Friday, March 25, 2005

House of Fury

(This review is brought to you courtesy of MovieXclusive's lucky-draw invitation, without which it won't be out today, and I wouldn't have as much fun at the gala premiere - gala premiere observations will be published separately)

The overall narrative feel of House of Fury, is a mixture of Tim Burton's Big Fish, and Pixar's The Incredibles (with super powers replaced by kungfu prowess), but the delivery is not as well polished.

Simply put, it's a story about a single father (Anthony Wong) family (with Stephen Fung, the director, and Gillian Chung, one half of HK pop duo Twins, as his children), whose secret agent past catches up with him and threatens his family. Like Big Fish, while dramatizing his colourful past in delightful unbeatable-secret-agent-kung-fu-prowess stories, his children outgrows them and their disbelief causes their relationship with their father to be distant at best. Until somewhere along the way when they discover that those stories have some element of truth behind them.

Like The Incredibles, we are shown the potential of his kids, who naturally have learned kung fu, in a similar dining table setting, and when daddy's threatened, we also know that it is up to family to bail him out, and in the process, improving their family ties.

With a title (in mandarin) containing "Jing Wu", one cannot help but expect comparisons, references and the paying of homage to Bruce Lee and his film "Fists of Fury", and yes, this film does too. The name of Anthony Wong's shop contains the letters "Jing Wu", and during his fight with Japanese ninja type adversaries, we see the slow break up of the shop's name ("zhao pai") to not-so-subtly emphasize "Jing Wu", and the very hilarious and creative use of make-shift nanchakus. There is also the obligatory fights with "Ang Mos" (Westerners), and in this show, the Ang Mo is reduced to a teenage sensation whose expertise is with the staff. (We can't expect Chuck Norris now can we?)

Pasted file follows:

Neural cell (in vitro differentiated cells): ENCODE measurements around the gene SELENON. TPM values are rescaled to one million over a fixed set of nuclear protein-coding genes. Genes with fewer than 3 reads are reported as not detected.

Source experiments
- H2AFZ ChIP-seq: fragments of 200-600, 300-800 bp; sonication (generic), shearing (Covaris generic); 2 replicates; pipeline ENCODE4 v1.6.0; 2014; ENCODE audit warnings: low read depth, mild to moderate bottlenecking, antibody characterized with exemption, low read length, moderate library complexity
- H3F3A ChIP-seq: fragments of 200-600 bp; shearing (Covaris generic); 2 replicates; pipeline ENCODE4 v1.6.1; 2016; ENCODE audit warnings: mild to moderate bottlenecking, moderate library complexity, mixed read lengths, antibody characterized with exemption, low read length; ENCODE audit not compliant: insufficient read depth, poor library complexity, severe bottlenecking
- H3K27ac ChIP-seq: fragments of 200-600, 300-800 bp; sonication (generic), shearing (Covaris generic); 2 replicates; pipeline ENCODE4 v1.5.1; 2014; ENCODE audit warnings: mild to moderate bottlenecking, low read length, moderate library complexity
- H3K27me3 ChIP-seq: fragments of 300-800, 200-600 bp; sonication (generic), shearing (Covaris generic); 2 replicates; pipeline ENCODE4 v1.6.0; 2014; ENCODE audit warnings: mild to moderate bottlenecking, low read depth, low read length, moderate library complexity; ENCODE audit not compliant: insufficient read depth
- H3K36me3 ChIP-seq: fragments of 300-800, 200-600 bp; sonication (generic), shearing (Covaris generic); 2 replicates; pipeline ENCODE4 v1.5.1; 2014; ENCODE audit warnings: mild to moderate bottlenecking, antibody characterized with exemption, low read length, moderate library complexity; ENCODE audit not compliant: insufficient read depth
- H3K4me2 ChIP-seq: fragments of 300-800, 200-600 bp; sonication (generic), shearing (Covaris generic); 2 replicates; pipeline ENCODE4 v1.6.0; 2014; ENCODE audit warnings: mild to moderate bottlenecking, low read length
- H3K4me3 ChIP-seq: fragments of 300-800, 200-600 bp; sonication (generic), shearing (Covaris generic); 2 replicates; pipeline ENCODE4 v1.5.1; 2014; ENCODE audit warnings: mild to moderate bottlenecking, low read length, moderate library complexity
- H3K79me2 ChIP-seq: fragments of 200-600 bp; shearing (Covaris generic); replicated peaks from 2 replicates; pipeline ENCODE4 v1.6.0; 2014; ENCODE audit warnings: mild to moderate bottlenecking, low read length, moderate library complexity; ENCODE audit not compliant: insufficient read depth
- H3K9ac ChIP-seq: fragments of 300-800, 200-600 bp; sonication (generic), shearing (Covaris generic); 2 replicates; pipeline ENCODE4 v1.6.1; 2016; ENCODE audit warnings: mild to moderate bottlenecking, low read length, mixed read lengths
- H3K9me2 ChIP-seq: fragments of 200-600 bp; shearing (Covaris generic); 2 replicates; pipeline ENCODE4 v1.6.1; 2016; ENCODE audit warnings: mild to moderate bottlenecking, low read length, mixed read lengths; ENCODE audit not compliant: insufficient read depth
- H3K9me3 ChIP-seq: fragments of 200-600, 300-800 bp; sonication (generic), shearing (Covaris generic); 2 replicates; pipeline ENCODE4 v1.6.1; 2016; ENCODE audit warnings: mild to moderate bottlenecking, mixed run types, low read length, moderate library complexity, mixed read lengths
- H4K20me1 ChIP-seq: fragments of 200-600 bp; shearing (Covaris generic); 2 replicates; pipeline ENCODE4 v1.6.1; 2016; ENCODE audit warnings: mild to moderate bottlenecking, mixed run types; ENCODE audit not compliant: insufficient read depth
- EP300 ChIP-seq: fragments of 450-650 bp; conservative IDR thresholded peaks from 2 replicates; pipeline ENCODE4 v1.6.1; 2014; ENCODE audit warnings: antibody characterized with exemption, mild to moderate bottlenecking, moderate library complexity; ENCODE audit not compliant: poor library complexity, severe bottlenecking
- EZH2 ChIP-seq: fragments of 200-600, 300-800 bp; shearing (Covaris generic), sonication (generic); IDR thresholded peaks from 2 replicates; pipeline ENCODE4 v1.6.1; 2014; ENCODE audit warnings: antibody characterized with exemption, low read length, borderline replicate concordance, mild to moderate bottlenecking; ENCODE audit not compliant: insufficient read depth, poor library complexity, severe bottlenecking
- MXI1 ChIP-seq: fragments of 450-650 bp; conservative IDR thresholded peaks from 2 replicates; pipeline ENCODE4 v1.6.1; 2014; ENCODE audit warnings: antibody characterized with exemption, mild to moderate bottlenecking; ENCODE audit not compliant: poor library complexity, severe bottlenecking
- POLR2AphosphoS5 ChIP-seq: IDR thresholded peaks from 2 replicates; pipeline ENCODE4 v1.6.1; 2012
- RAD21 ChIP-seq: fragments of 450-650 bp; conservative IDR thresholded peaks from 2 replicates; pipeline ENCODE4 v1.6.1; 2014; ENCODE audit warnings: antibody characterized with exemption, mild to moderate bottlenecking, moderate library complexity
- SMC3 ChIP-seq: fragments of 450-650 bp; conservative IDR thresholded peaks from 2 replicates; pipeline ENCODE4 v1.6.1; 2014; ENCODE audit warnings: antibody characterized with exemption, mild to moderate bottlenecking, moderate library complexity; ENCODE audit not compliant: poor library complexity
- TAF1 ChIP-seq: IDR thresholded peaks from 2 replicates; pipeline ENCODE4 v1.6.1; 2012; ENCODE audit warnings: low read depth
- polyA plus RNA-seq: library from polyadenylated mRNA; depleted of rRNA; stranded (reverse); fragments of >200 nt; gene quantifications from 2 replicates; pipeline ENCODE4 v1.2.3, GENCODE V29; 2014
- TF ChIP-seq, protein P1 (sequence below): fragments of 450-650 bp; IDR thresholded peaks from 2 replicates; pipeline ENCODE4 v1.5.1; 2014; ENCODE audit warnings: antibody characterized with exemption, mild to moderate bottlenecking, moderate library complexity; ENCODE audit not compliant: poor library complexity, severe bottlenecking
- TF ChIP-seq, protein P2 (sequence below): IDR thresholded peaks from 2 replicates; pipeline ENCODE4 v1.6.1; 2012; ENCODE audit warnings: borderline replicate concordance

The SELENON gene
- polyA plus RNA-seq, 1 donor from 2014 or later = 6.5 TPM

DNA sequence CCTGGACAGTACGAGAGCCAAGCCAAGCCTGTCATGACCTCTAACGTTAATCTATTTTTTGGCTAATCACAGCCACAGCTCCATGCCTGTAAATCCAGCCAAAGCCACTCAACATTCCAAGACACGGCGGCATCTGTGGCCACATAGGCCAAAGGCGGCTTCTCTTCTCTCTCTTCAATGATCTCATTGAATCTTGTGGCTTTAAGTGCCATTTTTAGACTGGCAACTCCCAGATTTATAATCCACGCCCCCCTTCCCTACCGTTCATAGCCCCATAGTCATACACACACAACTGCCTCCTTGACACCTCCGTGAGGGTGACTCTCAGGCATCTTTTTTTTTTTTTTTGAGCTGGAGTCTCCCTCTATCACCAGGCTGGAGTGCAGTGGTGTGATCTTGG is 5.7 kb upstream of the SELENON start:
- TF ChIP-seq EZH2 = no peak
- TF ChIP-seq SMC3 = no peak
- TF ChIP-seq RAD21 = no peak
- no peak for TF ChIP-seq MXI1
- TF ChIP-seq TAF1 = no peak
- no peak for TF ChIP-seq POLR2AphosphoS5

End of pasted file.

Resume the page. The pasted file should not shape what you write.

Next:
The artistes are no real life exponents, and it is left up to Yuen Wo Ping to fashion the martial arts scenes. I applaud the film-makers deliberate crafting of various martial arts for the lead actors - Anthony Wong's style is subtle yet forceful (funny at times), Stephen Fung's direct and in-your-face, while Gillian Chung's is graceful, elegant, yet packs a punch (I like hers best).

However, the wire-work seems to be out of place in a movie like this, and somehow isn't as disciplined, so the audience can tell when it was used, as it's not well-executed to perfection. While we can suspend our belief in martial arts shows set in pugilistic worlds, where exponents can fly from tree to tree, or in unreal worlds like The Matrix where the laws of physics do not apply to those who are "free", having a film set in a real world scenario, and yet having people float around, somehow doesn't cut it. My personal opinion is if the kung fu was more grounded (pardon the pun) then it'll be perfect. And yes, wire-work with wires digitally removed doesn't mean one should opt shoddy work - watch and you'll see what I mean.

The good looking cast does compensate somewhat though, with special appearances by Daniel Wu and Charlene Choi, but it is the veterans like Anthony Wong and Wu Ma who lent some acting weight to this otherwise fluffy teenybopper show. The villains, led by Michael Wong, a cross between Austin Power's Dr Evil and James Bond's Blofeld on a wheelchair, are one-dimensional, and most prefer to let their fighting do the talking.

Like most HK contemporary movies, it is peppered with comedic moments throughout the film, very simple romances, a predictable plot cum ending without much emotional depth or theme. During the interview before the show, Stephen Fung was asked the message this film is bringing across, but sidestepped with an answer asking the audience to watch and decide for themeselves. Not a very good sign, but enjoyable as a popcorn movie.

No comments:

Related Posts Plugin for WordPress, Blogger...